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Ketelbroek Food Forest Site Visit

December 16, 2021

From November 21-26, 2021, we visited the Veluwe region of the Netherlands for our first research trip for our STARTS4Water residency in collaboration with V2_. During the week we explored the local culinary scene, biked the Hoge Veluwe National Park, and visited regional museums which cover the topics of geology, biology, and water. A highlight of the trip was our visit to the Ketelbroek food forest with Wouter van Eck.


The Ketelbroek food forest is located in Groesbeek, a little south of the Veluwe region in the Gelderland province. The Food Forest was started in 2009 by Wouter van Eck and Pieter Jansen and now contains 32 food-producing species of plants on its 2.5 hectares (6 acres) of land. 

Surrounded by monocropped fields containing plants like corn for animal feed and rye, Ketelbroek food forest has a significant visual impact and ecosystem service impact. About a kilometer away, there is a heavily managed natural preserve, so the location of the food forest, situated between these two different landscapes (agricultural field and forest preserve), has made studying the biodiversity and water retention impacts of the food forest possible.


For example, the food forest has equivalent or higher counts of nesting birds, butterflies, and ground beetles. In 2016 when heavy rains struck, the food forest absorbed water and avoided major flooding while the neighboring fields were inundated and suffered greatly. During a drought in 2018, the surrounding fields were completely brown or required heavy watering while the food forest remained stable. Additionally, the food forest fixes more carbon annually than a field of crops on the same size plot.


Wouter, our kind and knowledgeable host at the food forest likes to let the food forest manage itself as much as possible. He explained on a pre-visit video call that the goal was to let the forest behave, grow and cycle like any other “natural forest” would. The food forest is a “polyculture of perennial, woody species” that uses ecological principles to avoid the need for external inputs like fertilizer or pesticides. 

During our conversation, it became clear that the hard work Wouter does for the food forest probably happens before planting and/or outside of the food forest itself. Ketelbroek is a USDA hardiness zone 7a, meaning it gets fairly cold in the winter. To create a resilient forest, Wouter sourced plants and trees from various geographies—worldwide—that have similar climates to the Netherlands. In fact, out of 32 species, only two (chestnut and stinging nettles) are native to the area. The rest are either commonly grown non-natives, or specially selected varieties that thrive in Ketelbroek’s conditions.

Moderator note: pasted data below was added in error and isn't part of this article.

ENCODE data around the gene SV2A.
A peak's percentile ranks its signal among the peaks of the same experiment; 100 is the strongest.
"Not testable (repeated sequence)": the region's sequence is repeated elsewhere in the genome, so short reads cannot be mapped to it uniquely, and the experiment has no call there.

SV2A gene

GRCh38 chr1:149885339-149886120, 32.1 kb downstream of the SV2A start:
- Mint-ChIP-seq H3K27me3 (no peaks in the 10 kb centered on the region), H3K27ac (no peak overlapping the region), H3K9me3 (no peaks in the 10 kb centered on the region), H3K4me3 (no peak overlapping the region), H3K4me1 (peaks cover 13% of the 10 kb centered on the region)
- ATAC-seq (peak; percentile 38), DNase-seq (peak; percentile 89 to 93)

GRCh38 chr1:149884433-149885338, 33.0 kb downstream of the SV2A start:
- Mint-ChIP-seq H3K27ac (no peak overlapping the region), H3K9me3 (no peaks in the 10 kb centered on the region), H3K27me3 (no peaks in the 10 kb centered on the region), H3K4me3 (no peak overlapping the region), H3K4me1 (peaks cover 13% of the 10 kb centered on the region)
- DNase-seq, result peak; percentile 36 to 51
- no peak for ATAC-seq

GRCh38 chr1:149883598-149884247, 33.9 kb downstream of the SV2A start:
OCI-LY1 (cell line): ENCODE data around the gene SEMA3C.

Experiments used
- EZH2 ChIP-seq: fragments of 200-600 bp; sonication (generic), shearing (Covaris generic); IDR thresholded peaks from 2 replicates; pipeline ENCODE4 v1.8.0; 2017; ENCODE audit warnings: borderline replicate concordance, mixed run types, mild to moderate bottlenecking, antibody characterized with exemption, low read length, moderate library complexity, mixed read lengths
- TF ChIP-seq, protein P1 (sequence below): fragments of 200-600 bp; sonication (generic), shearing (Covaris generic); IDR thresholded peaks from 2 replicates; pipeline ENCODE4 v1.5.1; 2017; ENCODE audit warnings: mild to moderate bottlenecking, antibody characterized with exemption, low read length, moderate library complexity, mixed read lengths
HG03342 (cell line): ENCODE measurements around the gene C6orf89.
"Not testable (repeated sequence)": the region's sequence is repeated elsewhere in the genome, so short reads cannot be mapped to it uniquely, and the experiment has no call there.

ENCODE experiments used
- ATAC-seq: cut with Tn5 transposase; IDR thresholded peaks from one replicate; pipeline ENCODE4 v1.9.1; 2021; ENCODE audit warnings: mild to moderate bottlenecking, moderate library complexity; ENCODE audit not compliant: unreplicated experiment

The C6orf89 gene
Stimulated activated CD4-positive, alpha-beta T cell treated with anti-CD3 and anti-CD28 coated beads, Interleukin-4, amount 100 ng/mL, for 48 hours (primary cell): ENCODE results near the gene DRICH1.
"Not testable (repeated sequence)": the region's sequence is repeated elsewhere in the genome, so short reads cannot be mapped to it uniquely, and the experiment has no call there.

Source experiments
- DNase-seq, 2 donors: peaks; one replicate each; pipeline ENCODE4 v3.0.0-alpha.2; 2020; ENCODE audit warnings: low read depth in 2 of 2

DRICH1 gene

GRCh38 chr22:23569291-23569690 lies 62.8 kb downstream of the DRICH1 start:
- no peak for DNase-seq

Although at first the forest appears to be sprouting in all directions, the construction plan of the food forest has been meticulously considered. Indeed, nothing – or almost – is placed randomly. While the hedges act as windbreaks and bird sanctuaries, the second row of trees, generally smaller, benefit from this protection from the wind but also from the shade created by the first row of trees. This way, each tree is given a spot that fulfills all its needs.


The selection of trees includes fruit trees like peach, pawpaw, Japanese plums, and kaki, and nut trees like chestnut, hazelnut, walnut, heartnut, and hickory. Other edibles include gooseberry, Nanking cherry, and Siberian peatree. 

As our visit was in November, the food forest was somewhat dormant, re-energizing itself for spring, however even on that cold rainy day, we were able to taste a special Russian variety of kaki (persimmon), tongue-tingling sichuan peppers off the tree, and the caramel-like treat known as pheasant berry. Wouter partners with a chef on a project called “Botanical Gastronomy” to experiment in the kitchen with the unusual varieties (in the Netherlands) of plants grown in the food forest.

Wouter shared with us an inspiring moment he faced during his first years of working on the food forest: a caterpillar invasion. After considering using Green Soap (an non-toxic product originally made out of hemp oil for household cleaning) to get rid off them, he finally decided not to do anything, as his instinct of “lazy farmer” (as he likes to call himself) was telling him to do. A few weeks later, Wouter happily found out that the caterpillars were gone, eaten by a new species of bird who decided to nest in the food forest. “Sometimes, you should just let nature do it”. 

While the Ketelbroek food forest contributes to biodiversity, water retention (draught/flood tolerance), carbon fixing, and food production, it has also been used to push for policy changes and funding that legitimize this form of agriculture under Dutch law, and to normalize this in the “Green Deal” initiative in Europe.


Food forestry can require a kind of long-term thinking that most of us struggle with. Wouter will plant fast-growing trees to provide vegetation and maintain soil health for other trees that grow slower. For example, tree species that will live for only 10 or 20 years surround a Korean Pine Nut sapling that will grow slowly, living somewhere around 1200 years—carrying on the food forest long after we’re gone.

IMAGE from: How to Plant a Food Forest


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